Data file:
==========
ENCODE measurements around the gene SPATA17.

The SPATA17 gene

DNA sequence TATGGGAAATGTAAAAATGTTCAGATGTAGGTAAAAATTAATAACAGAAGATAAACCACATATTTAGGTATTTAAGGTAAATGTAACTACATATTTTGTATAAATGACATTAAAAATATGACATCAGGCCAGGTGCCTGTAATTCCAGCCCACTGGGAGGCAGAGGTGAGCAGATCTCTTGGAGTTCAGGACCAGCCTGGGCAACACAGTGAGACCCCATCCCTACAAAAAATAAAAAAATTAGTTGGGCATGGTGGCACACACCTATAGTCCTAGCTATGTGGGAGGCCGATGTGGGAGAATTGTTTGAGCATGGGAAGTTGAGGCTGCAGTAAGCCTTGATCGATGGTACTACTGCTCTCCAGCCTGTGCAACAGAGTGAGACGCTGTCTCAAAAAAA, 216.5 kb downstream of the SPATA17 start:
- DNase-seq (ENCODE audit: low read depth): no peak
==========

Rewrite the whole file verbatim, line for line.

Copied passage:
ENCODE measurements around the gene SPATA17.

The SPATA17 gene

DNA sequence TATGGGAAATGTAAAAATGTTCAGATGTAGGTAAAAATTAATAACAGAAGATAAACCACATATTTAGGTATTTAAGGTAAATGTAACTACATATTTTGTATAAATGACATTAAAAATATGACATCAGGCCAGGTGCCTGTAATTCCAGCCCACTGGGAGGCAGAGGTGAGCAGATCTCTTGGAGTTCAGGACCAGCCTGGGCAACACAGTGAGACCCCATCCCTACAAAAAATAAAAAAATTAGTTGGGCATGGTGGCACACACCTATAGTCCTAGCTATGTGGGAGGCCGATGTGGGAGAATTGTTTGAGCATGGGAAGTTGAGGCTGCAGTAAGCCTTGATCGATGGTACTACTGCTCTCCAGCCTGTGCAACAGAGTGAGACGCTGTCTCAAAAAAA, 216.5 kb downstream of the SPATA17 start:
- DNase-seq (ENCODE audit: low read depth): no peak